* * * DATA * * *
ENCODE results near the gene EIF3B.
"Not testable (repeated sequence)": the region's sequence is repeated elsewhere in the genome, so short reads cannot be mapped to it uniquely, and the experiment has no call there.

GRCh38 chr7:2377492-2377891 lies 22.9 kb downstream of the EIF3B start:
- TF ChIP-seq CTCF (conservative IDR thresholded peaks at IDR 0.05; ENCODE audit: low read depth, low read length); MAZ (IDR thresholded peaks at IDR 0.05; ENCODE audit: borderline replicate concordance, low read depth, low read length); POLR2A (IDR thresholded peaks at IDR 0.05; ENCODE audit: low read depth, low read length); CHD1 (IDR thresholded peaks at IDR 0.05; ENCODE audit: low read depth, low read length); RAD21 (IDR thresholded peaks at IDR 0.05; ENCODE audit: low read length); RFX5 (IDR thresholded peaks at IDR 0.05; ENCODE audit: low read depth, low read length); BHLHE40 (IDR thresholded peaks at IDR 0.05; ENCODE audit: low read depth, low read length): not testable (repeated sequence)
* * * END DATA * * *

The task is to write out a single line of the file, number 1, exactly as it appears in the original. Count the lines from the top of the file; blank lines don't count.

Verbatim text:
ENCODE results near the gene EIF3B.